Strategy, creativity, and management skills combine as players can pursue their own goals and construct as they wish. Most of these games take a more overview look as opposed to more minute details or everyday life simulation that a game like The Sims is famous for (which is considered a life simulation game, along with games like Stardew Valley).
Overall, construction and management games are great options for those who love to blend creativity with logic and management–without the bounds or limits of having to play a certain way or complete certain tasks. I also love that these games tend to be especially replayable.
Games Like Dwarf Fortress: My Picks
Now that you understand the basic premise behind Dwarf Fortress, here are my top picks for the best games you can play now or are soon to be released.
Rather than stick to the text-based gameplay or free-to-play, these games I selected offer a more intuitive user experience but still provide the general heart of engaging simulation gameplay, with a heavier emphasis on construction and management.
I considered overall gameplay experience, graphics, other gaming ratings, and value. These games are generally well-received, bring their own unique qualities, and are great options across a variety of gameplay platforms. So get ready to relax in your favorite gaming chair and read on for what I considered to be the best alternatives to Dwarf Fortress– and why I love each option.
RimWorld is a construction management simulator that has an equally inspiring story of success and will appeal to indie game fans and sci-fi fans alike.
RimWorld, which was released in 2017, after a successful Kickstarter campaign, is available on Windows, MacOS, and Linux. RimWorld, despite humble beginnings, won an Indie Game of the Year in 2016 and has also been nominated for among the best simulation games.
Though not complex in graphics, it has a certain charm to the indie, drawn style that accompanies gameplay that involves random events, combat, survival, and, of course, construction. But in some ways, the objective is more clear than Dwarf Fortress, in that you must manage resources and capabilities in order to survive.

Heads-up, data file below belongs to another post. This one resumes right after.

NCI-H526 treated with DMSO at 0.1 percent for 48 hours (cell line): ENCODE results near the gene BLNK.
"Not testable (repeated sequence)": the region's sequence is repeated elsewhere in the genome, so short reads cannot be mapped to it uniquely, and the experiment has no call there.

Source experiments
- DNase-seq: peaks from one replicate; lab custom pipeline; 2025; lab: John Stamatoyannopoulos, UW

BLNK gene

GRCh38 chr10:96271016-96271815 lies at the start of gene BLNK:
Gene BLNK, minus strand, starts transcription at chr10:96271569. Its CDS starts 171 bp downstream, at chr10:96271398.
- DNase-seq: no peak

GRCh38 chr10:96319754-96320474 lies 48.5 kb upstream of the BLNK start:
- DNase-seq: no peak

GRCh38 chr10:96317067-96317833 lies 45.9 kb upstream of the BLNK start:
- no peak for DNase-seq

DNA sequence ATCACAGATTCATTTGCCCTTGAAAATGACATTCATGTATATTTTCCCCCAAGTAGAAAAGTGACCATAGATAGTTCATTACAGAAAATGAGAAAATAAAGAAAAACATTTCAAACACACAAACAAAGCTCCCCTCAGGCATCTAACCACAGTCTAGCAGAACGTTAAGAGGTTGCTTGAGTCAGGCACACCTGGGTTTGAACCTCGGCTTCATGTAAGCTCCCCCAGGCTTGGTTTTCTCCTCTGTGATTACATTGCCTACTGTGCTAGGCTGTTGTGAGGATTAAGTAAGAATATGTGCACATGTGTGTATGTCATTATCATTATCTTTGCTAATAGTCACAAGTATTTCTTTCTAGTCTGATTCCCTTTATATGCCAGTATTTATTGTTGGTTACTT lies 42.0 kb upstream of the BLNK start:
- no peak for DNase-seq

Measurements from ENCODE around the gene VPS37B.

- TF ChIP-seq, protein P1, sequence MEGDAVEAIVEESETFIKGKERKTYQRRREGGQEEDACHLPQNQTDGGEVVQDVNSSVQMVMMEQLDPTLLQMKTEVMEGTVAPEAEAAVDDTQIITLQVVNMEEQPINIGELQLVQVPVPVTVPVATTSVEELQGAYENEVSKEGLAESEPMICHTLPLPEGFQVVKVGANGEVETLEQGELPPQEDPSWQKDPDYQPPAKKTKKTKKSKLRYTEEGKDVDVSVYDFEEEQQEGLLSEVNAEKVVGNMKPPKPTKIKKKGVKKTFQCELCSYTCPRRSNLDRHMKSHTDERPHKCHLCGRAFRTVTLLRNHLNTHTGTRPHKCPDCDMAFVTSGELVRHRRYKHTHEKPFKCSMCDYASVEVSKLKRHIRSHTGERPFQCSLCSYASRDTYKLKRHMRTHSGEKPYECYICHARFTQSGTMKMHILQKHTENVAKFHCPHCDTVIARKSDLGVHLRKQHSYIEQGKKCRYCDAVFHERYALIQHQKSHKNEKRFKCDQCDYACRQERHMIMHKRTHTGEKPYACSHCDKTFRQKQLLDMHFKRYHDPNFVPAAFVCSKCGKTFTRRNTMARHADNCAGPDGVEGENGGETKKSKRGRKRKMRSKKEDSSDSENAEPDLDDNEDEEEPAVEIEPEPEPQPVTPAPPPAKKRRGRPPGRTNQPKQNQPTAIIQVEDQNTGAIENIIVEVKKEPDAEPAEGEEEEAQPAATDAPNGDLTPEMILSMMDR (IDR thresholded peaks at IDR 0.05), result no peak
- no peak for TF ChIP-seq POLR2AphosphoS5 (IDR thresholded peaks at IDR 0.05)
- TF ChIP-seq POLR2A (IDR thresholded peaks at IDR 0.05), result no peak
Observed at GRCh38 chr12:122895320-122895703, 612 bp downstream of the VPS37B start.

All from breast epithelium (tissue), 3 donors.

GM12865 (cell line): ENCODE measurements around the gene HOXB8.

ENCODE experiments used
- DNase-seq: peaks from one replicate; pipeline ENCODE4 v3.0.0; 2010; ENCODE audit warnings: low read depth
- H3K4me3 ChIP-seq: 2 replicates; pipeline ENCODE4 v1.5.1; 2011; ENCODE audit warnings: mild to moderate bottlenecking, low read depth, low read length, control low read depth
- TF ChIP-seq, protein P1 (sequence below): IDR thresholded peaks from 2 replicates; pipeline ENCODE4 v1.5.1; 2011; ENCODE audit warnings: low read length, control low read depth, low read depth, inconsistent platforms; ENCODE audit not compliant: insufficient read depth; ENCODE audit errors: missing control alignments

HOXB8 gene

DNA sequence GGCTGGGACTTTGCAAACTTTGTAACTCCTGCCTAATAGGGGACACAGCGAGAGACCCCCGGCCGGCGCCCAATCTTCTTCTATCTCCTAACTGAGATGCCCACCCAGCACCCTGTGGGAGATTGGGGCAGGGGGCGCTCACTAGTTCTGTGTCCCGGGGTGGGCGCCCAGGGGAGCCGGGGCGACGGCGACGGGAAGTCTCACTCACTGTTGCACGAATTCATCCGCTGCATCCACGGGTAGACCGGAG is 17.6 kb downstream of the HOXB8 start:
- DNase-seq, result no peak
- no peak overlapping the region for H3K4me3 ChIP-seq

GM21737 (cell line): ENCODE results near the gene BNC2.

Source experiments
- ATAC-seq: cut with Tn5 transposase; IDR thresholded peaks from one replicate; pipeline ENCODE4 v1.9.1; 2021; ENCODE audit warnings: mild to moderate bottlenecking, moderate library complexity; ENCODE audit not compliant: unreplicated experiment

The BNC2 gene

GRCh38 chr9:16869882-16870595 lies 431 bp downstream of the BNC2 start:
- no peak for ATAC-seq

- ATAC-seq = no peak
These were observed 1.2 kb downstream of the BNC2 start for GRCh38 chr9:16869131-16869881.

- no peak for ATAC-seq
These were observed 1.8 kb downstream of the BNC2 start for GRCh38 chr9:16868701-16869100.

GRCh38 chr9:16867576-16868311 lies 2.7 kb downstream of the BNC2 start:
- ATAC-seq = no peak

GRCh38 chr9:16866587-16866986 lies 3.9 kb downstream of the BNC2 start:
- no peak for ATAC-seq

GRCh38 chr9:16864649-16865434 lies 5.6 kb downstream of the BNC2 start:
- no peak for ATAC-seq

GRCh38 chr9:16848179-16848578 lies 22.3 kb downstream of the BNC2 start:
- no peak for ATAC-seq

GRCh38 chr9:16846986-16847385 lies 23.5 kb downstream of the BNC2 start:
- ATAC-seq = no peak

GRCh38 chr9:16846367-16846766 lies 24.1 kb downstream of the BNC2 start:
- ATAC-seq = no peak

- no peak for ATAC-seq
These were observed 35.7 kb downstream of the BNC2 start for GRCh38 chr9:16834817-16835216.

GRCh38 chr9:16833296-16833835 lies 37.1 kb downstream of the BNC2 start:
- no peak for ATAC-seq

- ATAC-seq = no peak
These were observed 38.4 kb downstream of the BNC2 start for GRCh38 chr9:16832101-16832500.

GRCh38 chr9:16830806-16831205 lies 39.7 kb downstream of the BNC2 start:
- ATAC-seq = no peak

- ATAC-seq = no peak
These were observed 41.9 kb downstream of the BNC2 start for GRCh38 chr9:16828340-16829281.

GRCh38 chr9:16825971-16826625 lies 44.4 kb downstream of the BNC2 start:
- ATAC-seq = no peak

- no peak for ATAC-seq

Set in a space colony, you select from one of several scenarios, your objective nonetheless is to help your colony survive the harsh environment and randomized events that can impact the colony’s health and circumstances. Pirate attacks, traps, and other adversaries will try to attack occasionally.
You’ll have to fight off starvation through hunting, farming, and building up technology. In many ways, RimWorld is immersive in that it combines elements of many simulation games, but with the backdrop of urgency for survival. While there’s not a rich backstory, what you do have are characters with unique needs, and the ability to even have relationships with other characters. Buy Here.
Satisfactory offers 3D world exploration but still gives you the colonization aspect, with building and construction at the core, plenty of hours of creative gameplay, and a whimsical appeal, all developed with the Unreal Engine 4– with both multiplayer and single-player options, and offered on Windows 7 and up.
The factory simulation game is set on an alien planet and forces players to manage resources to survive. As you explore, you’re tasked with finding things such as raw materials and even things like vehicles, jet packs, and jump pads to get around more quickly.
From there, you’ll construct factories across the world in order to create new things, automate tasks, and more–you even have the power to automate everything from converter belts to transportation.